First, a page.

‘I think sport is the key catalyst. England doesn’t have a very good soccer team, but we’ve always had world-class hooligans. And I think the English take a certain pride in that. ‘J.G Ballard
J.G Ballard’s new novel Kingdom Come is set in an ultra-modern shopping centre where the consumerist dream of ideal homes and endless sporting events has reached their inevitable apotheosis as a new form of fascism. The shopping centre in question is the fictional Metro-Centre located off the M25, but Kingdom Come could so easily read as an admonitory tale implying a retail dystopia which is very real and somewhat closer to home. J.G Ballard is the writer of Crash and Empire of the Sun, both of which have been filmed by the ‘Bergs’ (that’s Speil and Cronen) and has been described as the ‘Seer of Sheperton’, an ‘autobahn prophet’ and our ‘greatest living author’. In his 1968 novel The Atrocity Exhibition he predicted that Ronald Reagan would become president of America a good thirteen years before said governor of California achieved assassination status. Certainly no other writer seems to have his finger as firmly on the pulse of the 20/21st century’s psycho-sociological state of play. But with Kingdom Come Ballard appears to be writing the same book as if caught in a time glitch from one of his short stories of the 1950’s. His last four novels have all been set within high-concept living environments where the attainment of a perfect life loses out to an inherent will to violence.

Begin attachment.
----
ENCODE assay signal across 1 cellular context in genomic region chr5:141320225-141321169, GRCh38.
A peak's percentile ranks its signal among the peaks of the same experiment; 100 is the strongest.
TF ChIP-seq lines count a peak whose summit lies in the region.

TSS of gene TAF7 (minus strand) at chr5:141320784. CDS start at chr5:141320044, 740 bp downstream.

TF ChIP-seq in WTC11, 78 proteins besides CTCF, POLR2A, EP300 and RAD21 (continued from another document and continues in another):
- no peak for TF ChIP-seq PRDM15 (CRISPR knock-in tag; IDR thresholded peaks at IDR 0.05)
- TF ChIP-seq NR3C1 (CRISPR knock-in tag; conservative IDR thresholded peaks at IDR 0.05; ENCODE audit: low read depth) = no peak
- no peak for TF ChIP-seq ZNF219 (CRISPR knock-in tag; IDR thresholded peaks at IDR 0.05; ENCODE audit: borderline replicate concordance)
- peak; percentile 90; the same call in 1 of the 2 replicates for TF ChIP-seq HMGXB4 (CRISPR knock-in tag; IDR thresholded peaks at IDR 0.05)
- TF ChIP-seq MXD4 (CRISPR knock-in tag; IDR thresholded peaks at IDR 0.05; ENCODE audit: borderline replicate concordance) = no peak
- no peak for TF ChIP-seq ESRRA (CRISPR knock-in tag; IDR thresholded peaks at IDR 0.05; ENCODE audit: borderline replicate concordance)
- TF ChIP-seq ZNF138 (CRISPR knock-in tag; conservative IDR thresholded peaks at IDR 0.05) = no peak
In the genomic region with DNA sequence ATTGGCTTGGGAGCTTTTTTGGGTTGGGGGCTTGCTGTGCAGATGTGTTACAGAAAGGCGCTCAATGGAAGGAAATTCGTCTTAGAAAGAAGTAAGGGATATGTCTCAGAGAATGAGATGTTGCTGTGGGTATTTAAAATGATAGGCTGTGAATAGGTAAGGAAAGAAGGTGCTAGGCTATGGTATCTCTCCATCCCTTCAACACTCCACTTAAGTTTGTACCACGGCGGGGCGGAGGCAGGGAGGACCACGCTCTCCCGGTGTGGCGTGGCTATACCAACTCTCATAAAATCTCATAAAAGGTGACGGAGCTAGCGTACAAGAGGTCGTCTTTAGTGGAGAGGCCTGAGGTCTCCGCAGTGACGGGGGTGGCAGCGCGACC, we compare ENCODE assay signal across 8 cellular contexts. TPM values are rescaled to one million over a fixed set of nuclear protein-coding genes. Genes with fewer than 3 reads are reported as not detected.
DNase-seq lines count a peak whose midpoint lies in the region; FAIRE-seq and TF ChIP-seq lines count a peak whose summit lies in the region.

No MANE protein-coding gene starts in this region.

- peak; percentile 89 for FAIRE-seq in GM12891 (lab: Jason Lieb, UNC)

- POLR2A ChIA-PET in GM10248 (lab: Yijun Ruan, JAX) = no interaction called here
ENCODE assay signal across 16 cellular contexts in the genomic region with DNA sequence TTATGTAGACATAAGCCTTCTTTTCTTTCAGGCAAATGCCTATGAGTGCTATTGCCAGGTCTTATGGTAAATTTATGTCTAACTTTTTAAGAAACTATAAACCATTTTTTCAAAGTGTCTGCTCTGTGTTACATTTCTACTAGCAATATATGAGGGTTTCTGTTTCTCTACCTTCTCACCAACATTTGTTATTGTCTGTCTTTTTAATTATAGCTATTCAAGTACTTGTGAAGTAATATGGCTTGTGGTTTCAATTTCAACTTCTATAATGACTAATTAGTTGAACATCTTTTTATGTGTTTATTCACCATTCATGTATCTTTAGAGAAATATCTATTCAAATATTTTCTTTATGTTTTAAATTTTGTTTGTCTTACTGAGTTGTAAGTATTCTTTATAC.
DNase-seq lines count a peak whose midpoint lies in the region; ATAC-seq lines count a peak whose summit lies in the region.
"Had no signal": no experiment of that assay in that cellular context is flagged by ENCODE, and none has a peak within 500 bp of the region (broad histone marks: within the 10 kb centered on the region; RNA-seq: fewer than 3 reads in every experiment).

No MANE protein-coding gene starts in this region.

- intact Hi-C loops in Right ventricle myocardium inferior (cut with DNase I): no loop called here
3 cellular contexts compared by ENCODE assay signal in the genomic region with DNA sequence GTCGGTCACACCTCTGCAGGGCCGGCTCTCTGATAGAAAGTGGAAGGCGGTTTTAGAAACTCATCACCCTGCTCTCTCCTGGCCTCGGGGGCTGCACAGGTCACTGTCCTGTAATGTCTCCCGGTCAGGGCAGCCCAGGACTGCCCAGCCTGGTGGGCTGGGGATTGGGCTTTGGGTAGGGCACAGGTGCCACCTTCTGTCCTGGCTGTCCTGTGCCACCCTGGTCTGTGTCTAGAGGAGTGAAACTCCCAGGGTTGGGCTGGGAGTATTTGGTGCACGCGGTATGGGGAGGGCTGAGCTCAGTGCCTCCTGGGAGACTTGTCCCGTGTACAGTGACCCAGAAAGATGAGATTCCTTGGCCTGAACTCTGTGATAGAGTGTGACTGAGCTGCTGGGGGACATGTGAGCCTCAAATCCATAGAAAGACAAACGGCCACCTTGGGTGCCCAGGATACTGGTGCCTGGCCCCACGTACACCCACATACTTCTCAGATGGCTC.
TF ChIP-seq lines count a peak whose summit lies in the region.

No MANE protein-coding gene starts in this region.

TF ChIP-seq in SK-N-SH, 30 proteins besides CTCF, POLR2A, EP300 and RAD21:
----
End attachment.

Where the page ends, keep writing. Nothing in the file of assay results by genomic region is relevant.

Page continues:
In the fourth of what I’d call the ‘modern life is rubbish’ “quadrilogy” (Thank you 20th Century Fox) Cocaine Nights, Super Cannes, Millennium People and now Kingdom Come all begin with a seemingly meaningless murder in a perfect enclosed society with an outsider arriving to solve the mystery which turns out to be no real mystery at all because it’s always a barely concealed conspiracy involving all the residents; and it’s not Ballard’s first exploration of ideal living environments which, in ‘Ballard world’, inevitably degenerate into chaos; High Rise was written during his ‘golden period’ in the early 70’s, as a reaction to the explosion of tower blocks which threatened to be the de rigor living experience of the future. This said, even when Ballard doesn’t appear to be trying he still urinates from a great height on the likes of your Iain Banks’ and Alex Garland’s. Which I suppose goes some way to illustrating that the great are only great when they have to be. But Kingdom Come is recommended reading for residents of ‘designer towns’ like Celebration who yearn for meaning in increasingly meaningless times.